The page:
Social networks are all about relationships that include give and take. Always being the friend who asks for help but never offers to help others eventually leads to the lone-mover syndrome I mentioned above. In a similar way, joining user groups solely as a way of recruiting candidates without providing some benefit to the group is the same way. Join user groups where you actually have something to contribute in the form of information, statistics, trends, etc. This could include hiring statistics for a specific related position, or compensation trends based on recent recruitment data. Be seen as a valued member of the group who is not just sucking information from the group.

Primary focus on building contacts and not relationships.

Quantity over quality of relationships is an ongoing battle in recruiting candidates. Whether a recruiter, hiring manager, or company executive, this is often the No. 1 cause for failed recruitment initiatives. Social media increases the issue since it seems to favor numbers of connections over quality of relationships. The intent of social media was to foster relationships, yet its poor application usually detracts from its success.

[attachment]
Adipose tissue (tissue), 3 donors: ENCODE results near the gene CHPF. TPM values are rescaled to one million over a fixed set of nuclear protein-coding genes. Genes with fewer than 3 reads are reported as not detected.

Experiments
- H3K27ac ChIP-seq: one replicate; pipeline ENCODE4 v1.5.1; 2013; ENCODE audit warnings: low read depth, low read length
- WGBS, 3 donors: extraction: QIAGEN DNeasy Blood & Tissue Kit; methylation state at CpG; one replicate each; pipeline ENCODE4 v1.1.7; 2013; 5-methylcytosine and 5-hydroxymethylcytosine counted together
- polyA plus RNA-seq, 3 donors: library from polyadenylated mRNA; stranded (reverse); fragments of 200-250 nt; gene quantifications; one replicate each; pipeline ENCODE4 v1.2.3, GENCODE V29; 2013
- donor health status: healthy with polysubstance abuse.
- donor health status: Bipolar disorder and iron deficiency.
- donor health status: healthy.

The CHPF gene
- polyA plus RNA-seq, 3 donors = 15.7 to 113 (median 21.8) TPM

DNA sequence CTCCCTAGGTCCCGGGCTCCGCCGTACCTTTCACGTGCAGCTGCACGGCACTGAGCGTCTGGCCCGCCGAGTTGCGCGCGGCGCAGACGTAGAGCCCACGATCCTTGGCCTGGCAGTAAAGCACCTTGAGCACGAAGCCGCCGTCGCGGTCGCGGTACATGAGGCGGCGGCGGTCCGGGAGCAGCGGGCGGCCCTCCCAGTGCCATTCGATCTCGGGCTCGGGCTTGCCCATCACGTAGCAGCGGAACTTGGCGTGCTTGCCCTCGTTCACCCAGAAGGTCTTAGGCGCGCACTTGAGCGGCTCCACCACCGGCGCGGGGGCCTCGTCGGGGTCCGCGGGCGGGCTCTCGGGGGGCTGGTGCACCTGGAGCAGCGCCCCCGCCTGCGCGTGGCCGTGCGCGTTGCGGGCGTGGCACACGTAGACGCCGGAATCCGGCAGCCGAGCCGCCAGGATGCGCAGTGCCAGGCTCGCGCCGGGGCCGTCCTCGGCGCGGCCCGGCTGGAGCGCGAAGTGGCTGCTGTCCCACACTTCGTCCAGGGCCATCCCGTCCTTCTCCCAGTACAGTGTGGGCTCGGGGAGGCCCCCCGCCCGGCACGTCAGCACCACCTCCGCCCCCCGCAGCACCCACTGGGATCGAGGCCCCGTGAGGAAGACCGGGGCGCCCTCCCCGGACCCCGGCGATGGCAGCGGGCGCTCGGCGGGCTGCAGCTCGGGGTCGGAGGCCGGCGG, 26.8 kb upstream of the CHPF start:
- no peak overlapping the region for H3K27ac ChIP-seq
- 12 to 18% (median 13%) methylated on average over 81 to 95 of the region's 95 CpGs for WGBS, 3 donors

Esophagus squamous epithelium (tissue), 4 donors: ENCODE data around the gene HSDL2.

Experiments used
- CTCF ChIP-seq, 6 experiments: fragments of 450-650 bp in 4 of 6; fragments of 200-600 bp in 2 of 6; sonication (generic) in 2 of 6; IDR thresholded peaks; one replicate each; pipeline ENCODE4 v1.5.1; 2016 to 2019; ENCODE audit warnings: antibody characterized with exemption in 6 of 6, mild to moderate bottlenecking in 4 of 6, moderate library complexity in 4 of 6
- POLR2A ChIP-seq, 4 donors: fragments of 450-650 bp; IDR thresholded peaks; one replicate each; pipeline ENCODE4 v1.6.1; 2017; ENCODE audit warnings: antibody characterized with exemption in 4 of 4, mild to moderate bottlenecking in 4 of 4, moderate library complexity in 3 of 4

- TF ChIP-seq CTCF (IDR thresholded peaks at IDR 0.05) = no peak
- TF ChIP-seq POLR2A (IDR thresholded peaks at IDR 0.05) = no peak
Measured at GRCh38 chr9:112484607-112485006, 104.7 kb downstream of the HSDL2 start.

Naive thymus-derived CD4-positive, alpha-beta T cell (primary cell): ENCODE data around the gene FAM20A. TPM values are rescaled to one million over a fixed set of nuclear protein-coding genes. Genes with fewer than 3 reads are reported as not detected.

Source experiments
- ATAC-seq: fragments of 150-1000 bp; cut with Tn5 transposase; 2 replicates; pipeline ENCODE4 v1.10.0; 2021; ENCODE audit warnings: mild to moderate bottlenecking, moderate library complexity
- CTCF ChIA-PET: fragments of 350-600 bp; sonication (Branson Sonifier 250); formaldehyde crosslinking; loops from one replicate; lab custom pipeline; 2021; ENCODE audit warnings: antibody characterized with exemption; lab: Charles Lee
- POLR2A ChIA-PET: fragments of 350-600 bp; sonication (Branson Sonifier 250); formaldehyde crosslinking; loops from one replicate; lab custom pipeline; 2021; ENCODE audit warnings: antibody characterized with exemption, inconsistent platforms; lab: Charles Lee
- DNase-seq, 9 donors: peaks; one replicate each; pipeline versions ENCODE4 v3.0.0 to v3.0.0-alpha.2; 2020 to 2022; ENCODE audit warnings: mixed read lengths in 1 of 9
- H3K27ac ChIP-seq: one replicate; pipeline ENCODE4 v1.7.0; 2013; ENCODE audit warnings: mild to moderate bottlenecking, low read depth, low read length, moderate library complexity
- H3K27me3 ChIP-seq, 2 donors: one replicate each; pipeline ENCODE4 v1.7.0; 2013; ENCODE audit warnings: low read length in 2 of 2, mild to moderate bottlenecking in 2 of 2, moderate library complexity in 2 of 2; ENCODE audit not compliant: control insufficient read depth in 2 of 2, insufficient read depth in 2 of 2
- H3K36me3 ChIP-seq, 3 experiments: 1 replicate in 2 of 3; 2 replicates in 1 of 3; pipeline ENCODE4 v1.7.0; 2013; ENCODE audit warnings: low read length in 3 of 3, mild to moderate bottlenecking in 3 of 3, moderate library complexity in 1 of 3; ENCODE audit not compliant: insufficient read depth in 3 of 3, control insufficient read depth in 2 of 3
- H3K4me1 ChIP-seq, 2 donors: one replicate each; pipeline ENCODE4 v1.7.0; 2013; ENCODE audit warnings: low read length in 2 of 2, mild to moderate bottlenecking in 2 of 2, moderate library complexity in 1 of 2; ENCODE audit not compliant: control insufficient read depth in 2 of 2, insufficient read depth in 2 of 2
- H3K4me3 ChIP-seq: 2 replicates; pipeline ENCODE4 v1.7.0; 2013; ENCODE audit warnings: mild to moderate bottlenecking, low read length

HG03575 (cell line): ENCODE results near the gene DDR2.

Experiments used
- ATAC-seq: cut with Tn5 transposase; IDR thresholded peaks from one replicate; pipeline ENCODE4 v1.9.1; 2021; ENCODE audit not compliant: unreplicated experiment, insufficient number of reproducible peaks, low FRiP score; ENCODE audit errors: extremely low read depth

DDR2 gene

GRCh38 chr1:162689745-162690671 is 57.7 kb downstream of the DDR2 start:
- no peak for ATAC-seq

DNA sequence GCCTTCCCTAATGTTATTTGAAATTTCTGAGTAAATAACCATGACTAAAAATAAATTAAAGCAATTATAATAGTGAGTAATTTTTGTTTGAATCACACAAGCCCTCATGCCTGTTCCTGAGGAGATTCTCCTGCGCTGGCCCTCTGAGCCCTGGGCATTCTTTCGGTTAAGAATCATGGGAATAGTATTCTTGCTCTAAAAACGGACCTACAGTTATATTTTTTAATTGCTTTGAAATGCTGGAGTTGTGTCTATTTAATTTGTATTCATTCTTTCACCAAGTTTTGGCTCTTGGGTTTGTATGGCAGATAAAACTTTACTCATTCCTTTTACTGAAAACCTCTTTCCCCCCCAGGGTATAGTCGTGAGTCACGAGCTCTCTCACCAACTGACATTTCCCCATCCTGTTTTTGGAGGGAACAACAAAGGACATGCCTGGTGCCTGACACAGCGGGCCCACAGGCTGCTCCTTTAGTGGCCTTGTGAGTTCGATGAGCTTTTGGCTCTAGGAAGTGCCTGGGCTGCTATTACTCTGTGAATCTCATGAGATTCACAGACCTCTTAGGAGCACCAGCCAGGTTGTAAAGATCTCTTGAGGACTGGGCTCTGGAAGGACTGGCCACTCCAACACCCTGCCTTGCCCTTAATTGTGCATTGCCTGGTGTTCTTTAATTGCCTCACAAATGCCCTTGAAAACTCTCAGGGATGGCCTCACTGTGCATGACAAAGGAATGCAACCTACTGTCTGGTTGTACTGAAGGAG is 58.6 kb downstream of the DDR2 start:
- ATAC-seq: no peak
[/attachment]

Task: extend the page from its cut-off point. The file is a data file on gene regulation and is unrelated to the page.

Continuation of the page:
Building real relationships that foster an exchange of ideas and a willingness to refer others should be one of the primary goals of tools like LinkedIn. Qualified candidates are being InMailed on a daily basis from multiple recruiters and hiring managers regarding the “great opportunities” that they have. How does a potential candidate decide which unsolicited request they will respond to?

Potential candidates have an overwhelming propensity to respond more often to a request that is based on developing a relationship then on selling a “great opportunity.”